on more politics

Just another thought about Dr. Bob’s endorsement of Romney.

I have said to some that I personally wouldn’t be prepared to endorse Romney at this stage, but I don’t live in South Carolina. As this blog at Real Clear Politics points out, the SC primary is less than 100 days away. This makes it important for SC residents to make up their minds concerning their primary vote.

Some criticise Dr. Bob for not supporting someone like Huckabee. While Huckabee is an attractive candidate ideologically, it seems highly unlikely that he is going to lead the ticket, although there is some talk of him as VEEP. If Dr. Bob endorsed Huckabee (or someone like him), the endorsement would have a negligible effect on the outcome. It would also contribute to another possible effect, which I think is part of the political calculus that is behind the endorsement.

The other effect is the danger of a Third Party or Independent candidate. While none of the front runners for the GOP are completely satisfactory to me or to many other Christians, I like each of them well enough that I can support them in the general election. But some Christians (influenced, perhaps, by James Dobson) are considering getting behind an independent or third-party candidate if Romney or Giuliani are the nominee, especially if it is Giuliani. A reasonably strong third-party candidate on the right would almost ensure another Clinton White House.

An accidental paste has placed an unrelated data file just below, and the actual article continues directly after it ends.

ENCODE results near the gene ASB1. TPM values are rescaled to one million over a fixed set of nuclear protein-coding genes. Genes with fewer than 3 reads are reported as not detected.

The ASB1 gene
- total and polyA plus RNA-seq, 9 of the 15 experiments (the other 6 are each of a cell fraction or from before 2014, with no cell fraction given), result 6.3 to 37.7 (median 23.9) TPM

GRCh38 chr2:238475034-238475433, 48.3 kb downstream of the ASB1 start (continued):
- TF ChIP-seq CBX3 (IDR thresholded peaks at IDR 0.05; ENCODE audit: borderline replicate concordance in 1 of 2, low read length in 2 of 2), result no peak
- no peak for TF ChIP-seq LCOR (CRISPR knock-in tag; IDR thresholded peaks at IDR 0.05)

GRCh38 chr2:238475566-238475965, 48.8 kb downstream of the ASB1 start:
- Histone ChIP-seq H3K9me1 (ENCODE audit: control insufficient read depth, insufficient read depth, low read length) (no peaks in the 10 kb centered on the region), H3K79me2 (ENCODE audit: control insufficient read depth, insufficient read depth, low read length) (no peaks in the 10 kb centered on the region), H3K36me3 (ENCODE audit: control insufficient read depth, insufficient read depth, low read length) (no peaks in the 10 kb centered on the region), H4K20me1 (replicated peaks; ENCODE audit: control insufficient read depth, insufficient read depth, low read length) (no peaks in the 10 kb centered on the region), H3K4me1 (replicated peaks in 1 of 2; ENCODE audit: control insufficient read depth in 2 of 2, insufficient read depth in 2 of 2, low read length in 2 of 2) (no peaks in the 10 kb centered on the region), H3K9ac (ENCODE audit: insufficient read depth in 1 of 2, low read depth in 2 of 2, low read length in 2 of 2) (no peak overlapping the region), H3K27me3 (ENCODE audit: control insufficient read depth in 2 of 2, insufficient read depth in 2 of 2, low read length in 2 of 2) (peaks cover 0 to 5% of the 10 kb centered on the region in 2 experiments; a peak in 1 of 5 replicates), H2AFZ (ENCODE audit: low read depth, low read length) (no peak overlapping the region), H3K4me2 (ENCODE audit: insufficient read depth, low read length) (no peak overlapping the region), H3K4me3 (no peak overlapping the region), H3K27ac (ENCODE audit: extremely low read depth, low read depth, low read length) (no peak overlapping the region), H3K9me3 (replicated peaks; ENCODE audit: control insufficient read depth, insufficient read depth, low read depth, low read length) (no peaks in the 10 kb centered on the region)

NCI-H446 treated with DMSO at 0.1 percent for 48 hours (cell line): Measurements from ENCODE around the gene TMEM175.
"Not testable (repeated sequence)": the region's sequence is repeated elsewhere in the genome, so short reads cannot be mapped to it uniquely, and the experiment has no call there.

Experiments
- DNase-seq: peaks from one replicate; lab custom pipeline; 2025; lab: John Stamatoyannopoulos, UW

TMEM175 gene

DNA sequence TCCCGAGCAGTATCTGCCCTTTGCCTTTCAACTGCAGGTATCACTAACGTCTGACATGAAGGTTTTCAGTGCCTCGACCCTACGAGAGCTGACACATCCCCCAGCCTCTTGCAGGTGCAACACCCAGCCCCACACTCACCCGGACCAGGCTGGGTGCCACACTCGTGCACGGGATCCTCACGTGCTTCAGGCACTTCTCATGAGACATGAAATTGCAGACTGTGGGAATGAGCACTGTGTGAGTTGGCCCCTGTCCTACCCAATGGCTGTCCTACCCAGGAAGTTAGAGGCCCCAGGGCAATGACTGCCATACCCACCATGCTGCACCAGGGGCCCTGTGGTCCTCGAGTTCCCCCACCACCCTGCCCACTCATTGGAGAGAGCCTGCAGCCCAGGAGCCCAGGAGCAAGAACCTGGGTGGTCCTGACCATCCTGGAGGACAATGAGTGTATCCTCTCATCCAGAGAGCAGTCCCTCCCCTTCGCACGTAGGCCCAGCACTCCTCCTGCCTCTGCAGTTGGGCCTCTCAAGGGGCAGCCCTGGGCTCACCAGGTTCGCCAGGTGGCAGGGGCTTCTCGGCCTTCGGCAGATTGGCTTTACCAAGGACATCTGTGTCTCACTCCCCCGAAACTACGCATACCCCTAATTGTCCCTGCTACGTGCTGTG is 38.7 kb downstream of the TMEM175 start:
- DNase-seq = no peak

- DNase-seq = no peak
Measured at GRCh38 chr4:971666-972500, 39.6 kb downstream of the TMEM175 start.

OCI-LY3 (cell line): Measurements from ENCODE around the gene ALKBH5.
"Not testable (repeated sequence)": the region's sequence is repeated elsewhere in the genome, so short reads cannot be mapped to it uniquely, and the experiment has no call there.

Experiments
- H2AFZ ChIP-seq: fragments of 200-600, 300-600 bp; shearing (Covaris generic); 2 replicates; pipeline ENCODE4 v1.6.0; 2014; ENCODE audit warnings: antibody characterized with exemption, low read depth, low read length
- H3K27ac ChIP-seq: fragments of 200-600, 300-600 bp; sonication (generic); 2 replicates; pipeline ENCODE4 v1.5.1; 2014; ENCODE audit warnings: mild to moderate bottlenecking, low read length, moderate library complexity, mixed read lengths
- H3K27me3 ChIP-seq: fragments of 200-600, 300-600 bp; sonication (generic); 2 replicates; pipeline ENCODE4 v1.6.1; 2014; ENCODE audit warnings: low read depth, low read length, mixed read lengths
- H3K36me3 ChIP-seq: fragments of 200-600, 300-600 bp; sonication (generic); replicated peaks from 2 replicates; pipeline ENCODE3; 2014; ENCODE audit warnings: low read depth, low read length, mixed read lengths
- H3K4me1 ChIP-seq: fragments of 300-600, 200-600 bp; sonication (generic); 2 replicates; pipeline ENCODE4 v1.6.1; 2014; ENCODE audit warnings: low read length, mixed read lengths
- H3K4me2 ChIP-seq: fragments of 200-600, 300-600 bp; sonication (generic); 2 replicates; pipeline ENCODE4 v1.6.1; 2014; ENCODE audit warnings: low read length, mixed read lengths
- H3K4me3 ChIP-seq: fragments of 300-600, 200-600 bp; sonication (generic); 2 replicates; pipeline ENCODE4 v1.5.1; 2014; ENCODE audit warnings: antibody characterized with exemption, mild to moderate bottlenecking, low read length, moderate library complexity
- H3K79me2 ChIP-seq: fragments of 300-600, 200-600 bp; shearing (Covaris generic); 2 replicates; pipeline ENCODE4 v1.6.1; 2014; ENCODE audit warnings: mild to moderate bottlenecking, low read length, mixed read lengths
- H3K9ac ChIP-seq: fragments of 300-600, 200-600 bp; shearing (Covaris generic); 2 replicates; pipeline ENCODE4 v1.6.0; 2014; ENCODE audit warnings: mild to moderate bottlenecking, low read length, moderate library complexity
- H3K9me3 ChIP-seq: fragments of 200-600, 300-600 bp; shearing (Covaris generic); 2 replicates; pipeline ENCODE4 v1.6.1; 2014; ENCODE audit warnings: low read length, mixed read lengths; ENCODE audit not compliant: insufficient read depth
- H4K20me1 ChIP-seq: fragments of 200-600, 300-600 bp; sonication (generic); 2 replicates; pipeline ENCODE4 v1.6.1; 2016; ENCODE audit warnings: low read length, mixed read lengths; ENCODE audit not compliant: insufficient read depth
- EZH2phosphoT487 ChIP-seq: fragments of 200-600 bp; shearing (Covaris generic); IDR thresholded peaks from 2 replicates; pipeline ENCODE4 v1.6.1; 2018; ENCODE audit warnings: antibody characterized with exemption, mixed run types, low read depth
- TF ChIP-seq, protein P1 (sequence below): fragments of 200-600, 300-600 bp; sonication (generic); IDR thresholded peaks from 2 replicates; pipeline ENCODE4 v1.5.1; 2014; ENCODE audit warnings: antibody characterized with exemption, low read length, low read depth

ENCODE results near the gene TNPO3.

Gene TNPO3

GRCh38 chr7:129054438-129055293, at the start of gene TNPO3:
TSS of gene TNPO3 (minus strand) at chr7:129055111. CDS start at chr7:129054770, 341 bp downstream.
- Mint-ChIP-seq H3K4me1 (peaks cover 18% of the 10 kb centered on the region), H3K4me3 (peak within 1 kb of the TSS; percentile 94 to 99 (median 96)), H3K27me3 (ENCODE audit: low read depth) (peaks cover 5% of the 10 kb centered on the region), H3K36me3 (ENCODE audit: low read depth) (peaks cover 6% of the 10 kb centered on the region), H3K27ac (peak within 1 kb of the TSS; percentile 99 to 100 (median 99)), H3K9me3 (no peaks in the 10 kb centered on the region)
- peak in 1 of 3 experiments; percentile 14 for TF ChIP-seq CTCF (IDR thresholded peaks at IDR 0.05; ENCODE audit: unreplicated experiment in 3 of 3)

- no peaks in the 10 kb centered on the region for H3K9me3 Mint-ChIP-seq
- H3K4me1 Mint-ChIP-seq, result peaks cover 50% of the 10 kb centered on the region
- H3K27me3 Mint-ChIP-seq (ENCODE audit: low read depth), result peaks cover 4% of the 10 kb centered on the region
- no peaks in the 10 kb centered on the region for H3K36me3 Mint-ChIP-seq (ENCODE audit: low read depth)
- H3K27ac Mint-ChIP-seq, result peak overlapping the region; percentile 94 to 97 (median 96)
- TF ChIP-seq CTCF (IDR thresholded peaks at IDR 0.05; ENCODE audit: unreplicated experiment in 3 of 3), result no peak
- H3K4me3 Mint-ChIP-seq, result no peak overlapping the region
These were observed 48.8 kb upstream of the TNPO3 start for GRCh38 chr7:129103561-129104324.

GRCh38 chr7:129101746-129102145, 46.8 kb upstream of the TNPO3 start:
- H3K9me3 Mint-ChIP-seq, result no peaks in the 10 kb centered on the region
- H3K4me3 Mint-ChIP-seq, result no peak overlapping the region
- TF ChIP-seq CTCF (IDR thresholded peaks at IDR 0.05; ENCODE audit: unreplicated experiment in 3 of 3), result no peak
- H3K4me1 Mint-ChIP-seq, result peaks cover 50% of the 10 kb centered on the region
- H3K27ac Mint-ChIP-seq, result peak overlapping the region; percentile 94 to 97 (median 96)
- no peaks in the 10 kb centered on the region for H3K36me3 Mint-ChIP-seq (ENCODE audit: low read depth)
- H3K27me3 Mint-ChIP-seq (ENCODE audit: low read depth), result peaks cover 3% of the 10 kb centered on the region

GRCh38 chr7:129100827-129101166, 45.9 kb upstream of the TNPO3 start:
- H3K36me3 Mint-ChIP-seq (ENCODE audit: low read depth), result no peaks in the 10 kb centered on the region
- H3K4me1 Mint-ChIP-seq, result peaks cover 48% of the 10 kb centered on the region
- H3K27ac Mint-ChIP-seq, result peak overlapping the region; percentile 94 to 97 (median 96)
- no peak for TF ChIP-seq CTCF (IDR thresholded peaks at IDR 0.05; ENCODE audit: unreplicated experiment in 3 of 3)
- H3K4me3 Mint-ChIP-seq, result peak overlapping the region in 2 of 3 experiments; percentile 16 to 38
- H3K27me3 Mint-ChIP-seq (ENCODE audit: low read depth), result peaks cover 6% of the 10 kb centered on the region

For someone perceived to be as right wing as Dr. Bob, his endorsement of Romney may not have a huge effect on the primary or the nomination, but it might mitigate the attractiveness of a third-party option for the Christian Right. A sort of, “if he can swallow Romney’s negatives, I guess I don’t need to split the vote on the right” mentality.

So the endorsement makes sense from a couple of standpoints: the proximity of the SC primary and the general dissatisfaction of Christians with the front-runners in the GOP.

Don Johnson
Jer 33.3

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